To the orientalist conception that the East is
“something which had been spoken of and about, and most significantly, spoken for, by the West”.
The Post-orientalism looks at a particular angle of the colonial inheritances of power paradigms perpetuated by Orientalism.
The East is not something categorized by the Occident. Nor it is its alter ego. The East is an entity superior to the West; a constructed, spiritual space above the correctiveness of the West.
Albeit drawing inspiration from Orientalism, Post-Orientalism distances itself from the foundational landmark. Orientalism, argues Edward Said, obliges a binary thinking based on the West-East binomial dichotomy.
Post-Orientalism, on the other hand, does not rely on the binaries of ‘India’ and the ‘West’; it exists in a nuanced reading of both.
Because while challenging the meta-narratives of Orientalism, post-Orientalism sets up alternative discourses of its own in order to articulate eastern identities, simultaneously deconstructing and reinforcing Orientalism”,
Post-orientalism unwittingly enables ‘new cartographies’ of power and authority.
Therefore, India’s cultural identities become more pronouncedly fashioned by self-representation. It results in a sort of Indian exceptionalism—or, in the framework Lash’s cultural narcissism, in self-absorption, self-love, self-validation.
To reconstruct such self-identities, narratives about the West and the colonial past need to be created anew. Bollywood cinema is a privileged locus for this narration in post-liberalization India.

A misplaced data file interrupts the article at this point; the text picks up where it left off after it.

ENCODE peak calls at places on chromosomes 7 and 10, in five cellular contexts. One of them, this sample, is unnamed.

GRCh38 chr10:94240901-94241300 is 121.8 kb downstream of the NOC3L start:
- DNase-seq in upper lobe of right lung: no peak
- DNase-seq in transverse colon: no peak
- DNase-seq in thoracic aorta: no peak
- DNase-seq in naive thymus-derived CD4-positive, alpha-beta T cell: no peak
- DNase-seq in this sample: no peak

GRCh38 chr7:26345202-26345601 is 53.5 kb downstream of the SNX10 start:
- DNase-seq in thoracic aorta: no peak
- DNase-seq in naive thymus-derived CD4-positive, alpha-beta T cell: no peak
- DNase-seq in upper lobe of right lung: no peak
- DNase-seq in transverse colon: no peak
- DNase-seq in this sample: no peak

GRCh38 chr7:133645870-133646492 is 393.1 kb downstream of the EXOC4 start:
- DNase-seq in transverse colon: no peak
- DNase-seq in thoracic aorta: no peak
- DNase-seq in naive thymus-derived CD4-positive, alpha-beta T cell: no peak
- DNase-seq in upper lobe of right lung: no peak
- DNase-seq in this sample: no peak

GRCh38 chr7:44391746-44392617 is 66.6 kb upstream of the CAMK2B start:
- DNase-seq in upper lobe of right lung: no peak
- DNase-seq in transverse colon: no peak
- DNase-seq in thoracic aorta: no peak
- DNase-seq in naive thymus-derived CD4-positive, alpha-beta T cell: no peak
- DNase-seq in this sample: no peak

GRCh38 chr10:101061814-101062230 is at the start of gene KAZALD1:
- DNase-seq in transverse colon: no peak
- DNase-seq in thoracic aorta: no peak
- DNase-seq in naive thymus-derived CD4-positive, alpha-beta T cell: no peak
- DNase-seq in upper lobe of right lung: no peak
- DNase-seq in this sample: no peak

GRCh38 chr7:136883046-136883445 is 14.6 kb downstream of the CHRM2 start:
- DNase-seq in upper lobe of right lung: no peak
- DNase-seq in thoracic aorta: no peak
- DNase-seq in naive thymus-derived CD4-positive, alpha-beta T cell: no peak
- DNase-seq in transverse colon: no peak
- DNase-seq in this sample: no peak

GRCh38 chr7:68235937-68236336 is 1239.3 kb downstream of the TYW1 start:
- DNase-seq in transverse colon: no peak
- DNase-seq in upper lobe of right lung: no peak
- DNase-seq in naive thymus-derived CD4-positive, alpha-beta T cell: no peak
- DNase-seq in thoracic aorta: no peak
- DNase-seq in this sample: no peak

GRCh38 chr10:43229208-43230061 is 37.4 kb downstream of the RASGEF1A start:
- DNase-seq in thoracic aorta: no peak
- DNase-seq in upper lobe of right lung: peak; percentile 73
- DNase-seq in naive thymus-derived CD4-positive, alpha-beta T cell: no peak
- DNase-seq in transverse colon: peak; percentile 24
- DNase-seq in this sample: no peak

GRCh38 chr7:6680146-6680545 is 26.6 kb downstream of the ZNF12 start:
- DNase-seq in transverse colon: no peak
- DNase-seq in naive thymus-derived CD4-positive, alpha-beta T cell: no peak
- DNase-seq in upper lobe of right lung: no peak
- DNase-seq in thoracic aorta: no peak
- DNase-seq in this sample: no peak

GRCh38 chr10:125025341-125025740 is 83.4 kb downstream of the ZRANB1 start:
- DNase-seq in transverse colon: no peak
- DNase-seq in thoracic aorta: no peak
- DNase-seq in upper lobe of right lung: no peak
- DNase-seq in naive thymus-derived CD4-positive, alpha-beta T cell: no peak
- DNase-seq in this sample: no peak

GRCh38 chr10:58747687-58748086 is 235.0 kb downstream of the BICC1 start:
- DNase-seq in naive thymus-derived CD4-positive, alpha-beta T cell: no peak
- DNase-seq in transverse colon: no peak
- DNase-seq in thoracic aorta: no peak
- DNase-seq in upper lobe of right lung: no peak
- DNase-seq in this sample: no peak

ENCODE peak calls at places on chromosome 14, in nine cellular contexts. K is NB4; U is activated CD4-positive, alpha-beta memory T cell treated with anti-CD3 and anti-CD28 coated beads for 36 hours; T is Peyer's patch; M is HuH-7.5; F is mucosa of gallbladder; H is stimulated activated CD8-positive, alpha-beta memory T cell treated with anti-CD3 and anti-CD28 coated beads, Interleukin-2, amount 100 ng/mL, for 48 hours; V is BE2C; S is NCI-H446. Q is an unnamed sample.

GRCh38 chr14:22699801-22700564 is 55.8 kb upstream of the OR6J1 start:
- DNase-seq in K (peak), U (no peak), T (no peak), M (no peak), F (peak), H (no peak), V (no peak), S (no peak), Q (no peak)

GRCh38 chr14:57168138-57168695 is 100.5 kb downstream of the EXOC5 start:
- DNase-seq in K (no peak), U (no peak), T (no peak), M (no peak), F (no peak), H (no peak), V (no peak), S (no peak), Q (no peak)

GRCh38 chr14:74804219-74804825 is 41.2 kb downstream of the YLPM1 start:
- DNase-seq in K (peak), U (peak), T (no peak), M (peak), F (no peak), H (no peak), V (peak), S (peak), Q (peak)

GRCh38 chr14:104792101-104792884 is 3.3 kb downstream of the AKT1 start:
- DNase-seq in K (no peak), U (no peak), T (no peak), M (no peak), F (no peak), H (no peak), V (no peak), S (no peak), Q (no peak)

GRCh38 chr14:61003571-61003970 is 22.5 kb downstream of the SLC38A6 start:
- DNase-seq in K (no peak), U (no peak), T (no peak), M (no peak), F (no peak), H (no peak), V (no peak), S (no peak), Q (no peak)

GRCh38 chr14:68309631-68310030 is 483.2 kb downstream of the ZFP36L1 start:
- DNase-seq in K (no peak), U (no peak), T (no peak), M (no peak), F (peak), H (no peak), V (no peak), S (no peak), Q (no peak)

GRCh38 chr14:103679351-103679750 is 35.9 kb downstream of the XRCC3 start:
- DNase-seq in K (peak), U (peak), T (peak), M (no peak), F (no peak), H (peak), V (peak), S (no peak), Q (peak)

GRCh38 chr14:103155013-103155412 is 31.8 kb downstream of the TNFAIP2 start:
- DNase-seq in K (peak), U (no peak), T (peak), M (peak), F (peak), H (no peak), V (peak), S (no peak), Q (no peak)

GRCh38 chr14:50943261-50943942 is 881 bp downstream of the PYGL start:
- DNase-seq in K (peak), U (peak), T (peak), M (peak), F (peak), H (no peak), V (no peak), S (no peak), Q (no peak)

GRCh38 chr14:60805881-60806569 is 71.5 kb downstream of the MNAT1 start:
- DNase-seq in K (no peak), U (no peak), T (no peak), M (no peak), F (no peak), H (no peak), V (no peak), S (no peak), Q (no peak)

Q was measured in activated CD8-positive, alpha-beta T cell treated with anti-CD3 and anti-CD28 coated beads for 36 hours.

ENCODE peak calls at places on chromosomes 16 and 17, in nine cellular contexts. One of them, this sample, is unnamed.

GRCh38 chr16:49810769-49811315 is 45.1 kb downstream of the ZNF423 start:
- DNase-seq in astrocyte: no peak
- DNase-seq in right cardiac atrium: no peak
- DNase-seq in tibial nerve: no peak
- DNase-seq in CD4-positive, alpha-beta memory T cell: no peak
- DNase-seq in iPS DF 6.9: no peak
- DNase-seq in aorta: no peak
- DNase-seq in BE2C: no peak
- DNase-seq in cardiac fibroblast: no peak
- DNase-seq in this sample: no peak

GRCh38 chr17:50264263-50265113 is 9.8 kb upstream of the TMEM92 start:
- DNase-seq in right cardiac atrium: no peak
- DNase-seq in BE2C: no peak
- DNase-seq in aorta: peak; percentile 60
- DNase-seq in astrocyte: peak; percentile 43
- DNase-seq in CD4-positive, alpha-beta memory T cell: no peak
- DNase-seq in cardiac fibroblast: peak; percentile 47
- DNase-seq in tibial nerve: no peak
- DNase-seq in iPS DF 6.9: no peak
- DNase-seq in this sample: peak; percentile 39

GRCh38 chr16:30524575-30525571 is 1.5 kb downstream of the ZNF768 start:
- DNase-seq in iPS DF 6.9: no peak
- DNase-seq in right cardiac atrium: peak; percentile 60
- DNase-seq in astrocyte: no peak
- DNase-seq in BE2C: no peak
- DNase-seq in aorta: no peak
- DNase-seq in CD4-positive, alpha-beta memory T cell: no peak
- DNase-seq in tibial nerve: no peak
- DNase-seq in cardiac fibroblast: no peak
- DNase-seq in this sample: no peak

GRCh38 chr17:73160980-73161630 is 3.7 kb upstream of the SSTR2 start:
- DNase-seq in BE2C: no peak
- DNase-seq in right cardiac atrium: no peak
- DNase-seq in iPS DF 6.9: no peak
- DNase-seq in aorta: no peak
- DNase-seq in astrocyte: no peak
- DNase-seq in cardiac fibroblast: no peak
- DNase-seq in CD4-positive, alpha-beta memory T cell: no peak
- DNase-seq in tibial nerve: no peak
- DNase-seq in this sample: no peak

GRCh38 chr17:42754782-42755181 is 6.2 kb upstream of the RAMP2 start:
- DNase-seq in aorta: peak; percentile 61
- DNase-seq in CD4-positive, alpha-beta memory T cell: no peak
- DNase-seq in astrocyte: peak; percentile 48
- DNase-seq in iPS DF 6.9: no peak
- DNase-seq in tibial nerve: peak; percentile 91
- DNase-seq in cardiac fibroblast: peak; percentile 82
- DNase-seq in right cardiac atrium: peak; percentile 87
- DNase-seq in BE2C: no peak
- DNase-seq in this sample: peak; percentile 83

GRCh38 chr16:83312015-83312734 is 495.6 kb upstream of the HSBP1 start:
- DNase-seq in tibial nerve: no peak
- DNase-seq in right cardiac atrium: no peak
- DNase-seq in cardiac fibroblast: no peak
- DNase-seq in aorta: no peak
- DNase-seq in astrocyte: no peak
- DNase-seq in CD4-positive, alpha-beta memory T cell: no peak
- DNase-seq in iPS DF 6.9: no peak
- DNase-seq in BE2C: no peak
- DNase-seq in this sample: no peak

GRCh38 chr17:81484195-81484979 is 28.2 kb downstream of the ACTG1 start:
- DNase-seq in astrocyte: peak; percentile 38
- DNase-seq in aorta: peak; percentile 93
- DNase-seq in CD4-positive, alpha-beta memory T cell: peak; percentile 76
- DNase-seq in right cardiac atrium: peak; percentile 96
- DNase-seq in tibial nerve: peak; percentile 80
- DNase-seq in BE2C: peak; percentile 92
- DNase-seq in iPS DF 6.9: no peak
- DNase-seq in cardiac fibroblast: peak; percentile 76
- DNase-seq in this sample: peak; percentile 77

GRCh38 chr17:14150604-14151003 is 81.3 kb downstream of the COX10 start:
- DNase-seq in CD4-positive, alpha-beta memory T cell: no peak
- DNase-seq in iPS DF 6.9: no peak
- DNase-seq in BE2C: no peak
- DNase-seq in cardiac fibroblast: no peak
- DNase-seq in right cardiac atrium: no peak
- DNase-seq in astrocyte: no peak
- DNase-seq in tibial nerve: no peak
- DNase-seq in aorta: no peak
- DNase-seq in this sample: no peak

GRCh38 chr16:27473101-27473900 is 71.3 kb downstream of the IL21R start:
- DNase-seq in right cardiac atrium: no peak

It is a site to articulate experiences and anxieties, and to negotiate transitions. Lagaan: Once upon a time in India is one unambiguous locus of this Post-orientalist identity negotiation.
From a Post-orientalist perspective, Lagaan, Once upon a time in India embodies an opportunity.
That is, the opportunity to reverse the gaze of observation. It is not about the experience of the Brits in India. Rather, the experiences of Indians in British India. And, more importantly, to create a more desirable and coherent narrative of Indian self-identity.
While lavish landscapes and exuberant colours carefully recreate the atmosphere of both Indian and British quarters, Post-orientalist perspectives tackle Lagaan, Once upon a time in India as the trope of a different India.
India is mainly recast as a colonized nation suffering from acute poverty, a victim of oppression and exploitation where martyrdom and memory have value.
This imaginary takes shapes through a variety of intertwined content-related as well as stylistic elements: the lack of a star heroine and the vicarious redemption of British colonialists in the case of the former; folk-style music and authoritative narrator in the case of the latter.
Although Bhuvan might appear as the hero, or the protagonist of the story, the movie allegedly lacks a real heroine. Bhuvan solely represents the—courageous and spirited—leader, indispensable pawn “appointed” to put the cricket team together.
From a Post-orientalist perspective, following Buhavan’s actions is not an end in itself, a purely heroic tale; it serves a major purpose.
The construction of a group.